Stirring the SRC conspiracy ‘dalcha’

By Sharanjit Singh, NST

There are some hardcore supporters of conspiracy theories involving Datuk Seri Najib Razak’s SRC International Sdn Bhd trial who have become supercharged over a letter.

It all started following the spread of a viral message involving the letter allegedly sent by the Malaysian Anti-Corruption Commission (MACC) to the judiciary involving judge Datuk Mohd Nazlan Mohd Ghazali.

By now, everyone following the SRC trial would undoubtedly be familiar with who Nazlan is.

This former Kuala Lumpur High Court judge, who has since been elevated to the Court of Appeal (COA), created history with his findings after a lengthy trial that Najib had abused his power as the then prime minister and finance minister to misappropriate RM42 million of SRC International’s funds.

He subsequently sentenced the accused to 12 years in jail in 2020, and also imposed a RM210 million fine after finding Najib guilty of all seven counts of defrauding SRC International.

Nazlan’s airtight judgment on the findings — based on prosecution witnesses’ testimony, lengthy cross-examinations, and submissions from the defence team comprising top-notch criminal lawyers — remained intact when appeals by the convicted were filed at the COA and the Federal Court.

The COA upheld Nazlan’s decision in 2021 and the Federal Court did the same in August last year.

Last Friday, a separate Federal Court bench rejected Najib’s judicial review of the case by a
4-1 majority.

Despite numerous attempts to poke holes in Nazlan’s findings, every single one of the judges right up to the apex court — bar one — concurred with his findings on Najib’s guilt.

The score, as it stands now, is 13 -1.

That’s right — 13 judges (one high court, three Court of Appeal, five Federal Court and another four Federal Court) found no reason whatsoever to disturb Nazlan’s findings.

However, the conspiracy theorists would rather — albeit conveniently — forget this fact and instead focus on the findings of the one judge who held a dissenting view and was of the opinion that Najib should be outrightly set free.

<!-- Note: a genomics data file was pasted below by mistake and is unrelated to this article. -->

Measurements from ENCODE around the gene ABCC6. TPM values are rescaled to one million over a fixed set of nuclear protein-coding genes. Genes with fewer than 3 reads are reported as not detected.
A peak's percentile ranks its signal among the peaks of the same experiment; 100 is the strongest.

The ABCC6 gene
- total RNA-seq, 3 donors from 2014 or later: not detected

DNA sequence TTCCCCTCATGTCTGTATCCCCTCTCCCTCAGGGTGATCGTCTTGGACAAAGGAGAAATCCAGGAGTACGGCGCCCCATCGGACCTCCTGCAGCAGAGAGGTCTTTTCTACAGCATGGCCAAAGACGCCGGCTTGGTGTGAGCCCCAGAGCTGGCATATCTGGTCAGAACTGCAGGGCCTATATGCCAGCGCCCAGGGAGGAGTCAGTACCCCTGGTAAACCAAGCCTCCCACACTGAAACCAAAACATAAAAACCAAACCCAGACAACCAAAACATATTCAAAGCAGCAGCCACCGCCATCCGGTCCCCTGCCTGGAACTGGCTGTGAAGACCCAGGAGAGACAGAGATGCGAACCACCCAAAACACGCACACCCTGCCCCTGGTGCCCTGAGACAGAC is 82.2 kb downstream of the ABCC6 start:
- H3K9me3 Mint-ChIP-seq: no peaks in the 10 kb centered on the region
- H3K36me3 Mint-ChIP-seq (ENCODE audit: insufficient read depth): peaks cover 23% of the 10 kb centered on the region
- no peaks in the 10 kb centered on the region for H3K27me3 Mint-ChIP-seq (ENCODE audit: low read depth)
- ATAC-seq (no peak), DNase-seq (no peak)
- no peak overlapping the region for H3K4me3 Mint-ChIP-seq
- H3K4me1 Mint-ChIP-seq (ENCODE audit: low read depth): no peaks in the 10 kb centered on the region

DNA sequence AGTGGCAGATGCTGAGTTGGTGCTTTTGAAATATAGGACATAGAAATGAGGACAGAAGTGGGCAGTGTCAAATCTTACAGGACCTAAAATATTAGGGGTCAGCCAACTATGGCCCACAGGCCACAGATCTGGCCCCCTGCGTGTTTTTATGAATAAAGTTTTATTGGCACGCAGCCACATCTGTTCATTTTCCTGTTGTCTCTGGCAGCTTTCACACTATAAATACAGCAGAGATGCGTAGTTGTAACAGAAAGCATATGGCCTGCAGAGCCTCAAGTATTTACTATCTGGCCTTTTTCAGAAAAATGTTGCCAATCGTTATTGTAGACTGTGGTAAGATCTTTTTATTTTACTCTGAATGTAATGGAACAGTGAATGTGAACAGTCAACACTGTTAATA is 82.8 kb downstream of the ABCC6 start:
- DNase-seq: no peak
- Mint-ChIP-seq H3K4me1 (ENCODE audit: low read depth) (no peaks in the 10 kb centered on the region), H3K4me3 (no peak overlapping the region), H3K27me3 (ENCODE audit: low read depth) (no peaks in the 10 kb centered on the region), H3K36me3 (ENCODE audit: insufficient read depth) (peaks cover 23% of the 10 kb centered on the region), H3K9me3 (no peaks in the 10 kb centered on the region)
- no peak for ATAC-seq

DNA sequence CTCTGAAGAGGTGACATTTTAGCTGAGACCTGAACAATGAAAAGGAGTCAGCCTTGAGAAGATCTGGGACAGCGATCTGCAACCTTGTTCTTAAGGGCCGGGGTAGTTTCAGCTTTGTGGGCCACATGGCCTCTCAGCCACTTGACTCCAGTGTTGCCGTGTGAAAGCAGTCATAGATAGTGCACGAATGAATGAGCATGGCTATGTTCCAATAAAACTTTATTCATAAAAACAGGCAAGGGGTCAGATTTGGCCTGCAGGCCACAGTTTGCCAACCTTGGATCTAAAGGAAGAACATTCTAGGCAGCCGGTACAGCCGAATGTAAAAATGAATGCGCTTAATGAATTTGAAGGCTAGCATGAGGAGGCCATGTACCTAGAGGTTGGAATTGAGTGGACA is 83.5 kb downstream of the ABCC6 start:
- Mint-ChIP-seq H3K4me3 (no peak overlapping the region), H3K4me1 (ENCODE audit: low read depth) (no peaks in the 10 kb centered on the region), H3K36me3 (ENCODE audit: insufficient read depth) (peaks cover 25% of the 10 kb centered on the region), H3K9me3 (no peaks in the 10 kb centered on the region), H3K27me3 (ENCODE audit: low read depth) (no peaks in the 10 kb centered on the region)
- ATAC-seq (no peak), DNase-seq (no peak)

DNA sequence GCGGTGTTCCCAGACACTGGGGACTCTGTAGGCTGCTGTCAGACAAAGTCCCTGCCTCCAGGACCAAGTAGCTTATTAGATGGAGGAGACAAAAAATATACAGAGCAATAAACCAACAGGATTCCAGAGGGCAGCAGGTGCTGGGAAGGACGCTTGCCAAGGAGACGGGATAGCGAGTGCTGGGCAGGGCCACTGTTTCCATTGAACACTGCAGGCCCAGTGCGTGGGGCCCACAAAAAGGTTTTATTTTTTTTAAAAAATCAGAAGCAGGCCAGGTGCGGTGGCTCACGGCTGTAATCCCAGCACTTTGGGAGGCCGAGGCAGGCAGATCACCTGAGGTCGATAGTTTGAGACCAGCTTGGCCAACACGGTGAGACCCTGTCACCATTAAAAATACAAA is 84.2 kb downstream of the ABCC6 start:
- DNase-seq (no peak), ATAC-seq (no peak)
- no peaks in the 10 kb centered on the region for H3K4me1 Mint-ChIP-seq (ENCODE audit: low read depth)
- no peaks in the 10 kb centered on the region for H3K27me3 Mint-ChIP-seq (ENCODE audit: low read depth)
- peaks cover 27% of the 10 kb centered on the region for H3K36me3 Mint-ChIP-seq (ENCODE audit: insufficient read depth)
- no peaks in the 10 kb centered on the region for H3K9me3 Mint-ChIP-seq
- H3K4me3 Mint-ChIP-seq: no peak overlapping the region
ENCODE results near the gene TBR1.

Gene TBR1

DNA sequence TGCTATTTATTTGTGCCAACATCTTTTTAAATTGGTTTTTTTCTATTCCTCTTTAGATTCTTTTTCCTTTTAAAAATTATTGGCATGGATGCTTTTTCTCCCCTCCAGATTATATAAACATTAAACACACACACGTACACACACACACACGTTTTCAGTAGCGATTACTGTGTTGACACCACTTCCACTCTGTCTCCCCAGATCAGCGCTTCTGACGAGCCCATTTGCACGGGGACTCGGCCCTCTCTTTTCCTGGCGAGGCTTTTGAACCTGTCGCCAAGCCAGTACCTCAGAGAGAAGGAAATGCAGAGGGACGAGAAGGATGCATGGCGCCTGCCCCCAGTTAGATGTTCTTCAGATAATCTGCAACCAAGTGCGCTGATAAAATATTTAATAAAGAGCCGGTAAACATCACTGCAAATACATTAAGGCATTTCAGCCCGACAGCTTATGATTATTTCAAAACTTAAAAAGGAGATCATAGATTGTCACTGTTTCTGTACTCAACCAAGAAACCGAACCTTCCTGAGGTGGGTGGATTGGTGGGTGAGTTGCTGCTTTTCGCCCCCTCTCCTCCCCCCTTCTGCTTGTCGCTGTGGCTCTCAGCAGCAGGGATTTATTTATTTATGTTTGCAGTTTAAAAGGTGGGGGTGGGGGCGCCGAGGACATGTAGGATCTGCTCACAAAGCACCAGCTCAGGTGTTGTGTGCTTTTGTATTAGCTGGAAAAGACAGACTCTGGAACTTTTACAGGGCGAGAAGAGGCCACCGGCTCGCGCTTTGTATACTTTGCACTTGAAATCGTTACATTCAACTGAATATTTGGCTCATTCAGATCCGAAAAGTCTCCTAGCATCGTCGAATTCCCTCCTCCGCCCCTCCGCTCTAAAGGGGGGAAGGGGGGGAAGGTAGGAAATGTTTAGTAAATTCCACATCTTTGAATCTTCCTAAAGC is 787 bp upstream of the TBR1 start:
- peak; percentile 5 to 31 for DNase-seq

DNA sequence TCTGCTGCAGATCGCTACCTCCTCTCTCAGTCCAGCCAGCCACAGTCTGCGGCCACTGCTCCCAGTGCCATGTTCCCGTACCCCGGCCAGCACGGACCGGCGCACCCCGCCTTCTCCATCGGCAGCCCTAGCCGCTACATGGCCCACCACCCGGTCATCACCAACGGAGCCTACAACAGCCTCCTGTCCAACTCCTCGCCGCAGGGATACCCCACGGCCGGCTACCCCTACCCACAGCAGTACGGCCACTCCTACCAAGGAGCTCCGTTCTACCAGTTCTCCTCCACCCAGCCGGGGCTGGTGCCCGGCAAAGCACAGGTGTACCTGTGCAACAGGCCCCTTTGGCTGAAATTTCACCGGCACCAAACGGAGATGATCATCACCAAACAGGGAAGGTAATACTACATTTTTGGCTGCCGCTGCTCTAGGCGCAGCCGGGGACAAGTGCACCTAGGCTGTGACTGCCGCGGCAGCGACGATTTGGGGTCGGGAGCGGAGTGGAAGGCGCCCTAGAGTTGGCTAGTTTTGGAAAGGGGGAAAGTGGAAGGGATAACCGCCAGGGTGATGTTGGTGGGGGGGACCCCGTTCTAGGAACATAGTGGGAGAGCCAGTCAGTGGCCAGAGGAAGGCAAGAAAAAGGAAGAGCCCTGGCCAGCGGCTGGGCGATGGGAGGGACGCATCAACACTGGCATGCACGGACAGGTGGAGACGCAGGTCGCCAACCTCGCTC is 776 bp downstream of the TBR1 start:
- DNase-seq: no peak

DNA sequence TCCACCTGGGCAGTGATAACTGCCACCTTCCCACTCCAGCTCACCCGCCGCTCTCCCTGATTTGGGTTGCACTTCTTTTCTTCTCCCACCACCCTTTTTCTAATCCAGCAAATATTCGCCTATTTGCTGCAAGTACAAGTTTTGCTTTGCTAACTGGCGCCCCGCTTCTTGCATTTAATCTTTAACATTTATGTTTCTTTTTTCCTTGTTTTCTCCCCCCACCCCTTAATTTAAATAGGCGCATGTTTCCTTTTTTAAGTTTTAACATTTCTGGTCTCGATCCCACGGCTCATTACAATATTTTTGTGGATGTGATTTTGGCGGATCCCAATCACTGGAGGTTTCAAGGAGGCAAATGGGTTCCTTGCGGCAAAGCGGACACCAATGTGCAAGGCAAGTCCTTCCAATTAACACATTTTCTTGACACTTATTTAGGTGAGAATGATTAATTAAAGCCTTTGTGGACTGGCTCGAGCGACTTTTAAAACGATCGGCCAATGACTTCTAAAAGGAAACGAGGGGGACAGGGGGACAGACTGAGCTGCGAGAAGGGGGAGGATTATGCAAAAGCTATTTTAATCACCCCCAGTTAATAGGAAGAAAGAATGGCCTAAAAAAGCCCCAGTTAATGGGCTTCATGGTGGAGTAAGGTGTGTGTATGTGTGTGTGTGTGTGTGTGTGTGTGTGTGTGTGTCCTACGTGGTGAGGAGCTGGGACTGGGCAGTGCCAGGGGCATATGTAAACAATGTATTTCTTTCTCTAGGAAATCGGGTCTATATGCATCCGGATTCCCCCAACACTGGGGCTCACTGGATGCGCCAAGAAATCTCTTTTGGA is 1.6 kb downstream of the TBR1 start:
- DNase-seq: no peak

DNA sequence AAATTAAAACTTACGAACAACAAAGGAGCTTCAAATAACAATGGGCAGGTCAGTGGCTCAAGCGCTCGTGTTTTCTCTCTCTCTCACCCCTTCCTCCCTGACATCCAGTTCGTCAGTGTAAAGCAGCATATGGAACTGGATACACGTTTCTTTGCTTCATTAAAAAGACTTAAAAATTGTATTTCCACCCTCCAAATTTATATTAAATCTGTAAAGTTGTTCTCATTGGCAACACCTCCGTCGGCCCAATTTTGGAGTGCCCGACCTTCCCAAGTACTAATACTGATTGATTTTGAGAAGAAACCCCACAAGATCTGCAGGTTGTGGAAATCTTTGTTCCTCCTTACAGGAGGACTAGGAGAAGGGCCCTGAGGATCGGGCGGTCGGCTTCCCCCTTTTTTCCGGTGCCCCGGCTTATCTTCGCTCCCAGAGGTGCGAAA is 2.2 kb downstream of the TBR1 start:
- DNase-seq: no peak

To summarise his arguments, the dissenting judge had, among other things, concluded that Najib should be released as the latter was denied a fair trial.

This, the judge said, was essentially because Najib’s lawyer — who came to court unprepared — was denied the opportunity to adjourn the hearing.

Back to the attacks on Nazlan, it is timely to recap how he had come under fire immediately after convicting Najib in July 2020.

The mudslinging has been non-stop.

He was first accused of receiving RM1,036,127.40 (yes, even the 40 sen was mentioned) as part of a RM2 million payment to him by fugitive financier Low Taek Jho @ Jho Low for “services rendered”.

Police and MACC reports about this so-called payment were made and Nazlan was accused of bias for his undeclared conflict of interest during his time as group general counsel and company secretary of Malayan Banking Bhd (Maybank).

However, nothing came of the reports and the brouhaha surrounding the so-called payment eventually died off.

As much as those taking pot shots at Nazlan want to ignore it, the issues surrounding his undeclared conflict of interest were also dealt with in detail at the apex courts.

At the Federal Court, the panel unanimously found that the argument about Nazlan’s conflict of interest was a non-starter, as even the defence had conceded that they knew — even before the commencement of the SRC trial — of Nazlan’s position as general counsel and group secretary of the Maybank group before his elevation to the bench.

To quote the Federal Court panel, the judges stated in paragraphs 30 and 38 of the broad grounds of judgment the following:

“It is not as if Justice Nazlan’s previous employment with the Maybank Group of Companies was a secret to any party such that his subsequent involvement with them came as a surprise.

“We are not in any way convinced that the proposed evidence establishes anything to the effect that Justice Nazlan’s findings were in any way mired by any discreet or undisclosed personal interest on his part on the establishment of SRC International and its subsequent operation such as to render him a conflicted or biased judge.

“Nor do we find anything in that Justice Nazlan had any particular knowledge or was inspired by any extraneous considerations gained from his previous employment with Maybank to sustain any of his factual or legal findings in respect of the seven charges against the applicant.”

The panel was also unanimous in stating that any contention on Nazlan’s conflict of interest and biasness was a non-starter and untenable.

It is ironic that the conspiracy theorists are now reigniting issues surrounding the alleged non-disclosure argument by bringing up the MACC letter when the judiciary itself had conclusively ruled on it.

A lead defence lawyer in the SRC trial once said at the appeal hearing that the charges against his client had been turned into a “complete dalcha”.

However, it looks like the conspiracy theorists are unlikely to stop stirring the ‘SRC dalcha’.

Instead, they would rather continue flogging a dead horse by endlessly bringing up Nazlan’s alleged biasness despite knowing it has been addressed by the judiciary at the apex courts.